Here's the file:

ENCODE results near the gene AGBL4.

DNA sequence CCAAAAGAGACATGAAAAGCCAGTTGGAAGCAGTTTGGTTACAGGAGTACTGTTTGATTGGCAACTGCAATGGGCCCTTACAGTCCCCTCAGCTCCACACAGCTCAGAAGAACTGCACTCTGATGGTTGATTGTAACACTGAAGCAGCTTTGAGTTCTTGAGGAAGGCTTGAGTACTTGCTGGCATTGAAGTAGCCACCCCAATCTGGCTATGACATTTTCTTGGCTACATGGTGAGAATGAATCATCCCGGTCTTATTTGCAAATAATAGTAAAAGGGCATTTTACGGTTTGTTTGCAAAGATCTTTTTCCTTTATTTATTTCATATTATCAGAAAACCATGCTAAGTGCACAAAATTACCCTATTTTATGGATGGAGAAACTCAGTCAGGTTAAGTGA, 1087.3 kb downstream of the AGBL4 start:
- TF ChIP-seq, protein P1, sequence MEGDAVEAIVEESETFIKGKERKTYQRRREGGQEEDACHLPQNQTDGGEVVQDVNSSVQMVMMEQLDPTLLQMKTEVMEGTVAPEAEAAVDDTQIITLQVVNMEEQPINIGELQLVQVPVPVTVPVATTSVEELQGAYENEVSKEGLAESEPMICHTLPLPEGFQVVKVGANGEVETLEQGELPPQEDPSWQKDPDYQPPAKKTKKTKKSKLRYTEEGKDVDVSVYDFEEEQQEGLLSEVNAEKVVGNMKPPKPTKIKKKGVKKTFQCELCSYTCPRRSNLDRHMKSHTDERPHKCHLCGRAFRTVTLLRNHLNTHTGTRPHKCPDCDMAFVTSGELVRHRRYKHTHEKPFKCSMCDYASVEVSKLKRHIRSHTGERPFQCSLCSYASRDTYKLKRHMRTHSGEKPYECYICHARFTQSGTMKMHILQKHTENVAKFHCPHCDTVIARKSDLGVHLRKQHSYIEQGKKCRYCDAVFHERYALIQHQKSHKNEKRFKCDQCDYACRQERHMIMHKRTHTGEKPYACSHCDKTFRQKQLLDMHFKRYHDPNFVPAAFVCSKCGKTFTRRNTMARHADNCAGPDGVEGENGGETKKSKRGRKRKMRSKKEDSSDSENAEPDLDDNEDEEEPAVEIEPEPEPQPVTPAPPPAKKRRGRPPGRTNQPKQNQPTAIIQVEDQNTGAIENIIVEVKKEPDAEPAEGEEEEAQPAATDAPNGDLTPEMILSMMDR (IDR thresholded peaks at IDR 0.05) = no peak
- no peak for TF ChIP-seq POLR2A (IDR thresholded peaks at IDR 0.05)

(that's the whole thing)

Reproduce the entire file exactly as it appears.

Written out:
ENCODE results near the gene AGBL4.

DNA sequence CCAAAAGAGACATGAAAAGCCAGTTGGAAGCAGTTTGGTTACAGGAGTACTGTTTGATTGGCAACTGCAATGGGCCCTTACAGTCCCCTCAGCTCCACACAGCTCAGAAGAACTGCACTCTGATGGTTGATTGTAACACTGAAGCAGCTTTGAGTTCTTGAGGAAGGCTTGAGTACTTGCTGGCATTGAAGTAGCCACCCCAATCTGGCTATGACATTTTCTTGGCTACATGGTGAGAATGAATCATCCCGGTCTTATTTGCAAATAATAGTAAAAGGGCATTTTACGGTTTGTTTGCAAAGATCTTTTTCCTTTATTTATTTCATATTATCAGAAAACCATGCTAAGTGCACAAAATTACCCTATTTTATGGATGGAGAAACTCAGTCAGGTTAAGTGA, 1087.3 kb downstream of the AGBL4 start:
- TF ChIP-seq, protein P1, sequence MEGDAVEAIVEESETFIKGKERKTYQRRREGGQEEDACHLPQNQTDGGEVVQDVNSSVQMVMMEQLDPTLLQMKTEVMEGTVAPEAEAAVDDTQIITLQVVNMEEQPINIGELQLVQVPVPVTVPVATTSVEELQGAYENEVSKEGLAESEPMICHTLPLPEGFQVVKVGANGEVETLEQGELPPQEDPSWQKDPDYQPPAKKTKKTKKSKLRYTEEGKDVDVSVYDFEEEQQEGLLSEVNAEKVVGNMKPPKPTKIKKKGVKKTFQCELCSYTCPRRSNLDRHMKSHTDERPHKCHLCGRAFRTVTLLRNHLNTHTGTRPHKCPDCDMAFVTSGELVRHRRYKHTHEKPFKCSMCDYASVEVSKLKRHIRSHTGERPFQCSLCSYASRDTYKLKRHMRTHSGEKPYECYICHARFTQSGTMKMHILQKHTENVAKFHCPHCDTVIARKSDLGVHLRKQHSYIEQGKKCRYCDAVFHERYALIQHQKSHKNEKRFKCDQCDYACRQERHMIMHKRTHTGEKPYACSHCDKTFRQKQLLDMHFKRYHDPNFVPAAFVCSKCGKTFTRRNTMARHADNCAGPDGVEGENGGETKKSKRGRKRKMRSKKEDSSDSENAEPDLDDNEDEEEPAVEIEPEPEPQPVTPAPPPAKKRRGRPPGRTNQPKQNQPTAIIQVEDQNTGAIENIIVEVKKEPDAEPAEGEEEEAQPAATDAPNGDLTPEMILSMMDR (IDR thresholded peaks at IDR 0.05) = no peak
- no peak for TF ChIP-seq POLR2A (IDR thresholded peaks at IDR 0.05)